Tension marks bill signing Schaefer signs bills into law at quiet ceremony.

May 01, 1991|By Thomas W. Waldron | Thomas W. Waldron,Evening Sun Staff

Trees will get protection from developers' bulldozers and the city of Baltimore will rid itself of the expense of the City Jail under legislation signed into law by Gov. William Donald Schaefer.

Those were two of about 210 bills Schaefer signed yesterday in Annapolis at a ceremony marked by the same tension that clouded the legislative session that concluded last month.

The General Assembly rejected many of Schaefer's major proposals, and Schaefer barely spoke yesterday to either Senate President Thomas V. Mike Miller Jr. or House Speaker R. Clayton Mitchell Jr., who were seated at his side, also signing bills, at what is normally festive occasion in the State House.

Schaefer commemorated the signing of the reforestation bill by planting a 3-foot-high liberty elm on the north lawn of the State House.

"We're becoming conscious now of just how important trees are," Schaefer said.

Schaefer seemed distracted during the tree-planting by an article that ran this week in the Star, a supermarket tabloid, that called him "by far the wackiest governor in America."

The article recited some of Schaefer's more memorable stunts, including his swim in the National Aquarium seal pond and his recent flood of venomous letters to critics.

"I shouldn't put hats on," Schaefer said, as he was given a camouflage green hat to wear while he planted the elm tree. "I couldn't jump in the water. The press said that wasn't gubernatorial. It wasn't mayoral either."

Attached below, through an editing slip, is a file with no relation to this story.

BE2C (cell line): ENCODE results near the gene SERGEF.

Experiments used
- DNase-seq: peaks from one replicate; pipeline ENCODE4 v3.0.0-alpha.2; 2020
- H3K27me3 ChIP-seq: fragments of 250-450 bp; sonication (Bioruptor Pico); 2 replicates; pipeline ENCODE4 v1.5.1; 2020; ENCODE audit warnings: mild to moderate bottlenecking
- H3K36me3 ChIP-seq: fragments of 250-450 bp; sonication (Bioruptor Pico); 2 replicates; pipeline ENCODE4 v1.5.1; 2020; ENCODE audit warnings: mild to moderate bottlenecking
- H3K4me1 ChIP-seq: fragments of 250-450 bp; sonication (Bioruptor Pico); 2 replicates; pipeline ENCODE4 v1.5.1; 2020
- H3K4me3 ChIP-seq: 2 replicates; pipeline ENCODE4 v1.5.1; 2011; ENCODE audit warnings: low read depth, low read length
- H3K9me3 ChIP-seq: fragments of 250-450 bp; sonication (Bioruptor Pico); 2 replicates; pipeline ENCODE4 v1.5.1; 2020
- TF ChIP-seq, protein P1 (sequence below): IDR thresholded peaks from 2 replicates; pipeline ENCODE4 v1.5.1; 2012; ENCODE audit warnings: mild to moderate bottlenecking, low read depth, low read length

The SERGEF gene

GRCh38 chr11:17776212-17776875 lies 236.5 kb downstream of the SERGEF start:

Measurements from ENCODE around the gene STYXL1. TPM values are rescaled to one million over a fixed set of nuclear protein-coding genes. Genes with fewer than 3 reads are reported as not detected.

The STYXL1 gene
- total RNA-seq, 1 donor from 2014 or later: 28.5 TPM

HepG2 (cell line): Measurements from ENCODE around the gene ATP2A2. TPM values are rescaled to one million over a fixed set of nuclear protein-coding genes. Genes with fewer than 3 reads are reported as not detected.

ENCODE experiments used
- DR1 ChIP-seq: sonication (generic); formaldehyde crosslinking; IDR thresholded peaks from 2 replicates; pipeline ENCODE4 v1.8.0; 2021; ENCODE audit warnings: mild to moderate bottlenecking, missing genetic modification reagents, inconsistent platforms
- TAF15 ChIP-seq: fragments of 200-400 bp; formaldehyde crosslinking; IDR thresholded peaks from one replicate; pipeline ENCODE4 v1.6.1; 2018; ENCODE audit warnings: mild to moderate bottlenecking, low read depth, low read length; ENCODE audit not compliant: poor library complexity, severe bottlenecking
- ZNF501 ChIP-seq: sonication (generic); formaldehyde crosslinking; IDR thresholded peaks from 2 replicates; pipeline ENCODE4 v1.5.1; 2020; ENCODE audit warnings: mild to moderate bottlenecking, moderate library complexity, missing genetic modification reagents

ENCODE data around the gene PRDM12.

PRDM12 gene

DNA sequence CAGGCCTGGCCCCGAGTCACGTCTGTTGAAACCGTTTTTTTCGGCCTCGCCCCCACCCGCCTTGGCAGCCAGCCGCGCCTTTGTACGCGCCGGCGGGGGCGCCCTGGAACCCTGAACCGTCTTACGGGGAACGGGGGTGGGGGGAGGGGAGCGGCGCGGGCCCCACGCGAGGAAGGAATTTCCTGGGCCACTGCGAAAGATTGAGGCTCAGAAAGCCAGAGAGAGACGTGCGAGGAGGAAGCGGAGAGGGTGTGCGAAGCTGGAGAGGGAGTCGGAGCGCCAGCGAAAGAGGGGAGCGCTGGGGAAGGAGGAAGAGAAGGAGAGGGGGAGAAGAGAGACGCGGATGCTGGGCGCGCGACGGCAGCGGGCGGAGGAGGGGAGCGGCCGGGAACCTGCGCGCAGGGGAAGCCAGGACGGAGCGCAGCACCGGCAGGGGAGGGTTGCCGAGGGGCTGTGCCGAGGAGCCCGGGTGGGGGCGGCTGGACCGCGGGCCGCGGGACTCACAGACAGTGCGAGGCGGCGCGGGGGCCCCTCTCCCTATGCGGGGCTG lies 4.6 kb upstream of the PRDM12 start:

But, true to form, the governor donned the hat. "Maybe there's a seed in this hat and a tree will grow out of my head," he said.

The reforestation bill, one of only a few major Schaefer initiatives to survive the legislature, requires developers to preserve trees when building or to plant new trees in exchange for those they cut down, depending on the size of the project.

The law is intended to curb the loss of tree cover to development, which has claimed 14,000 acres of forestland a year since 1985.

The state takeover of the City Jail, another Schaefer proposal, will relieve the city of a mounting financial burden.

"The City Jail was one of the biggest drains on the city budget," Schaefer said in a prepared statement. The governor said the state takeover also will expedite a long-planned expansion of the jail.

Most of the measures, including the tree-protection and City Jail bills, go into effect July 1.

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